Student Success Center

Rhythm of College Life

Students experience a variety of emotions once the academic year begins. This transition can cause a lot of unexpected anxiety, and Xavier University is prepared to help your student navigate these challenges.

Researchers R. H. Mullendore and C. Hatch developed a 'clockwork' to help parents understand when stressors may increase and worried phone calls to parents may increase as well. Please take some time to read their information below, and please don't hesitate to contact us at 513-745-3036 with your questions or concerns.

Just Like Clockwork: The Rhythm of College Life

Certain times in the academic year tend to be universally challenging to students. Parents who understand the ups and downs of the first college year are better able to help their students negotiate the challenges of the transition to college. Below are some typical adjustment issues faced throughout the first year:

• Excitement
• Testing new-found freedom
• Frequent calls and visits home
• Homesickness and loneliness
• Anxiety about roommates, professors, classes

• Roommate problems begin to arise
• Students question: "Do I fit in here?"
• First test grades returned
• Midterm exams
• Love relationships from home remain strong
• Consequences of decision-making experienced

• Midterm grades returned
• Roommate challenges become more clear
• Many exams and papers due before Thanksgiving
• Excitement and/or anxiety regarding going home for Thanksgiving
• First series of campus-wide illness (cold, flu, strep, etc.)

• Anxiety over preparations for finals
• Excitement and/or anxiety regarding going home for the holidays
• Sadness about leaving new friendship and/or love relationships
• Roommate challenges continue

• "Fresh Start" mentally sets in with new term
• Satisfaction and/or disappointment with fall term grades
• Homesickness
• Loneliness for love relationship back home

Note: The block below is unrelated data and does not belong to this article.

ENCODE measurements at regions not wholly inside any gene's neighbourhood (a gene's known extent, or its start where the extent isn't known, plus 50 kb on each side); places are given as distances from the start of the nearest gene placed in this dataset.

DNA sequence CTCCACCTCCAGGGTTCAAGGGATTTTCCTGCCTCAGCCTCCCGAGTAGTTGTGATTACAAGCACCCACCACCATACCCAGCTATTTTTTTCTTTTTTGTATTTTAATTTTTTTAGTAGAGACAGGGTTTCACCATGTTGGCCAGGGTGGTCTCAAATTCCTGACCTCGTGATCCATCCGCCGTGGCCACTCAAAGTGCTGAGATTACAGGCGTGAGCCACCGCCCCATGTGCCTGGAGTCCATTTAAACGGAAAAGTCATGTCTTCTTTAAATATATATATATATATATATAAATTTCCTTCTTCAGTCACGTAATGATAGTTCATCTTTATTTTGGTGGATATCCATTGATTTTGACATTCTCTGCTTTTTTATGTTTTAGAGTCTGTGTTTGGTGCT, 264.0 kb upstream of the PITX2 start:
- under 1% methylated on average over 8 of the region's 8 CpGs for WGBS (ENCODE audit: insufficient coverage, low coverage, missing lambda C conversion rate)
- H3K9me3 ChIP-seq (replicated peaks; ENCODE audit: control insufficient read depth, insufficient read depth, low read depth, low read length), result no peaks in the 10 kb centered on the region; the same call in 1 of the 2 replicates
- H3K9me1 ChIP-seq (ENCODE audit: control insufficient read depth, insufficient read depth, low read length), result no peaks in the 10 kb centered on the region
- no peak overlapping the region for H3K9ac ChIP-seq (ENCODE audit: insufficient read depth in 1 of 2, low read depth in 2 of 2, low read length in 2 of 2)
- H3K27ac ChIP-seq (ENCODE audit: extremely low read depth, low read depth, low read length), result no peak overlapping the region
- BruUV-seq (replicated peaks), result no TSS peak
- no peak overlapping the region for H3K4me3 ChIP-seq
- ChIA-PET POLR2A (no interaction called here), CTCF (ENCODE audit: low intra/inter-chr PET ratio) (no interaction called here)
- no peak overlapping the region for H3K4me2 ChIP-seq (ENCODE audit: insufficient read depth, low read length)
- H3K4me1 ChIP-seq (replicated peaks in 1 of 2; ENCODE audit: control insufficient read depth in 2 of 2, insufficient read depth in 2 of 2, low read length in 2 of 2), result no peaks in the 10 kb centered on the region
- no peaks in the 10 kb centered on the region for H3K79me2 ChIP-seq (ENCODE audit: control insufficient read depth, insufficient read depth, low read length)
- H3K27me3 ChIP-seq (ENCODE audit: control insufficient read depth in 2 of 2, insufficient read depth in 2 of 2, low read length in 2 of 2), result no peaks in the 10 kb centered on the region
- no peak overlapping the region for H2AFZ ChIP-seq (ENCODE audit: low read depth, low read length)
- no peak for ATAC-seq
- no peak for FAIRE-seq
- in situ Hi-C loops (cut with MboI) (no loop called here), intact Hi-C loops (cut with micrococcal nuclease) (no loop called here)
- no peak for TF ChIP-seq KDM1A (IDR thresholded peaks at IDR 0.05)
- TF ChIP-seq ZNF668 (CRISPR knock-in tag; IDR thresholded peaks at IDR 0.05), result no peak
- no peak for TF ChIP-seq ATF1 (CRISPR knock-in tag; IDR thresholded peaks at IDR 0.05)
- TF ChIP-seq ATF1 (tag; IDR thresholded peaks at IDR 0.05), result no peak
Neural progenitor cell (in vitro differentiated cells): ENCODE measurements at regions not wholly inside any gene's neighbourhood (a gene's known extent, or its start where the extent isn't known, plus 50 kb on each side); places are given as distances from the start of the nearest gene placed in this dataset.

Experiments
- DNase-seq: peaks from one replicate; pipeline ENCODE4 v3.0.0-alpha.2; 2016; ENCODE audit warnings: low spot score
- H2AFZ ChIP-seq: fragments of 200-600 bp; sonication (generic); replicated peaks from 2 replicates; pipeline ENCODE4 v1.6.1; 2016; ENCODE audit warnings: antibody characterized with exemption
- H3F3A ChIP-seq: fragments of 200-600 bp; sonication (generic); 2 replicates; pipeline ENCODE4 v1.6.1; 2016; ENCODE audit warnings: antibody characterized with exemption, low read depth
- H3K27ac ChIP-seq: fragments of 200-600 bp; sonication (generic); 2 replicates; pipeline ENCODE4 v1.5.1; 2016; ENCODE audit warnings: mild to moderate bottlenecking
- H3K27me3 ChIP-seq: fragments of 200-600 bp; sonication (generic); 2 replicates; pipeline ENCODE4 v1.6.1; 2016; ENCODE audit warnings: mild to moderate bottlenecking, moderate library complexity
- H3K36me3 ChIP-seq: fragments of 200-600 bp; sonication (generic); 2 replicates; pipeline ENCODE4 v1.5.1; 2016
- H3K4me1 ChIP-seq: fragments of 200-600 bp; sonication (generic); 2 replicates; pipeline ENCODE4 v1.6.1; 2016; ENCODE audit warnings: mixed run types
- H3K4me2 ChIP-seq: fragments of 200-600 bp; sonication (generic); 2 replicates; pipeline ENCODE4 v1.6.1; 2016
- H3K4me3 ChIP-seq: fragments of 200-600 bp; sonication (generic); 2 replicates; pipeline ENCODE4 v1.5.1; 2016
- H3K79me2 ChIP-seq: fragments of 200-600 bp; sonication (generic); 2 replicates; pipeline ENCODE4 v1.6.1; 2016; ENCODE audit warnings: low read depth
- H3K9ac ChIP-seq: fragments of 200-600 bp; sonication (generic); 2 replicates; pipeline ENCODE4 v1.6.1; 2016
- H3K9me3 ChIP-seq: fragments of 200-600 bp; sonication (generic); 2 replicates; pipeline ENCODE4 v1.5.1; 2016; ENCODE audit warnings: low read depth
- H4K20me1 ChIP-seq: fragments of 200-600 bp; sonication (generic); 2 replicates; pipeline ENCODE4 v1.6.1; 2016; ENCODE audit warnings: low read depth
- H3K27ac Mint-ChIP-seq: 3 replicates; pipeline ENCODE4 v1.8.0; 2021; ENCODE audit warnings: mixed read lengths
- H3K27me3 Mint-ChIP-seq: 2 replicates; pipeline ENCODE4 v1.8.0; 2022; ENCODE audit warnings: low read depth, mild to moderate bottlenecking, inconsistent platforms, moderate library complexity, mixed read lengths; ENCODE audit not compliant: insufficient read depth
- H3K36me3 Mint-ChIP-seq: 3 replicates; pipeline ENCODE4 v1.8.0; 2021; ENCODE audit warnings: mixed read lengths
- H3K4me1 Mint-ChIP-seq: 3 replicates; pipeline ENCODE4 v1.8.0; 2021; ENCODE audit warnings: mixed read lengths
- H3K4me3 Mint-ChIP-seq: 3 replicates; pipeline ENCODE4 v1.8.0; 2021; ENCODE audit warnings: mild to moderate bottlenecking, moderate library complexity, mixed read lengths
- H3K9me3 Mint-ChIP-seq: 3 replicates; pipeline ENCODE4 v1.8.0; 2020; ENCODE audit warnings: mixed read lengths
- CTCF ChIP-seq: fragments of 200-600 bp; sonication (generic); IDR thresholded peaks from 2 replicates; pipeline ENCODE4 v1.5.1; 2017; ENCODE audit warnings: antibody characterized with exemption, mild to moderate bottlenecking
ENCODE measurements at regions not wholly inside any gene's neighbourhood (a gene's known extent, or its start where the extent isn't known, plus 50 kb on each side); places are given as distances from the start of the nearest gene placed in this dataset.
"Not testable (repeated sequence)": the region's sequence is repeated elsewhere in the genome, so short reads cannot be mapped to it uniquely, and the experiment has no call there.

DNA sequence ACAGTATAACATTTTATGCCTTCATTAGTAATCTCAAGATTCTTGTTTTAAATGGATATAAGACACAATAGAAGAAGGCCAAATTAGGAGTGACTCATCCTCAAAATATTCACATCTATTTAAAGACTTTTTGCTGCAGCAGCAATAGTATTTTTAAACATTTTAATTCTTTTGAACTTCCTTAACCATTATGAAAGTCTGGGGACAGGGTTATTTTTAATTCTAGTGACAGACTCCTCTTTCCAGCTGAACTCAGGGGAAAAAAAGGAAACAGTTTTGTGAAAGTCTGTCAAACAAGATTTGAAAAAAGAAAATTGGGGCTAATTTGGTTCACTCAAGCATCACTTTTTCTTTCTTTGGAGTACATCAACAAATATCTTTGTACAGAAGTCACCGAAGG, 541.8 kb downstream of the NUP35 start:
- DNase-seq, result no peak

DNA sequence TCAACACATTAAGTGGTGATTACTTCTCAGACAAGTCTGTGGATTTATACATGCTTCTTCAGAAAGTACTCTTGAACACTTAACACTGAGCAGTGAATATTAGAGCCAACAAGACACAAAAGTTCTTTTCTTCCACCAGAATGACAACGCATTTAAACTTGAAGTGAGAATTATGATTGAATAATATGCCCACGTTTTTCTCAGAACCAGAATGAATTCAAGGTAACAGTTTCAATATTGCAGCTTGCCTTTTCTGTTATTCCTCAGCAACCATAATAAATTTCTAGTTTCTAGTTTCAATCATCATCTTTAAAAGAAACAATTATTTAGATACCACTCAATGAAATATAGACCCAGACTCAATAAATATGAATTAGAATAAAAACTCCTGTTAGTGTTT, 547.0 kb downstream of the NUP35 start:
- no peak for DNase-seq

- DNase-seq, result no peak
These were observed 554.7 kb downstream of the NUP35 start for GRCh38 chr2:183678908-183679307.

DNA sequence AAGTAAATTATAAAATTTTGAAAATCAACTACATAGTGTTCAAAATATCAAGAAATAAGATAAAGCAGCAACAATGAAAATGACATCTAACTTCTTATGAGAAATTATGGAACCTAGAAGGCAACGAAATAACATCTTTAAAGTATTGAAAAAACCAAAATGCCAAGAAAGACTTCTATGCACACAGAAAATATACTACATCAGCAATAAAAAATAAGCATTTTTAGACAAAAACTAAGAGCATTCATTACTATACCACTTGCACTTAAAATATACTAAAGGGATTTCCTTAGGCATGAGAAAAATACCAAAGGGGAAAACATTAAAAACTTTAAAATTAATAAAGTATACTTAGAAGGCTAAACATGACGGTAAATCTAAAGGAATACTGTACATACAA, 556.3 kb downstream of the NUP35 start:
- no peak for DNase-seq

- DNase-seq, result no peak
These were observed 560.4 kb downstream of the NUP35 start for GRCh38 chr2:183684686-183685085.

• Relief being away from home and back at school

• Feelings of claustrophobia and depression set in with winter
• Potential increase in alcohol and other substance abuse
• Challenges with love relationship back home
• Valentine's Day brings out loneliness, isolation

• Anxiety regarding finding roommate(s) for next year
• Excitement and/or disappointment regarding Spring Break plans
• Midterm exam stress
• Concern over summer employment
• Concern over winter weight gain

• Excitement with arrival of Spring
• Concern over declaring major
• End of semester pressure

• Final exam anxiety
• Apprehension about returning home for summer
• Sadness over leaving new friendships and/or love relationships at school
• Realization of how college influences life decisions

In addition to these more predictable stressors, student may experience the following concerns throughout the academic year:

• Missing family birthday and holiday celebrations
• Missing participation in family traditions
• Wanting involvement with family maintained, but expecting their desire for complete freedom to be respected

The preceding was an excerpt from Helping Your First-Year College Student Succeed: A Guide for
Parents by Richard Mullendore and Cathie Hatch, in conjunction with the National Orientation Directors
Association. Copies of this book may be ordered from the National Resource Center for the First-Year
Experience and Students in Transition, University of South Carolina, 1629 Pendleton Street, Columbia,
South Carolina 29208. Telephone: 803-777-6029. It is especially helpful to those parents sending their first
student off to college.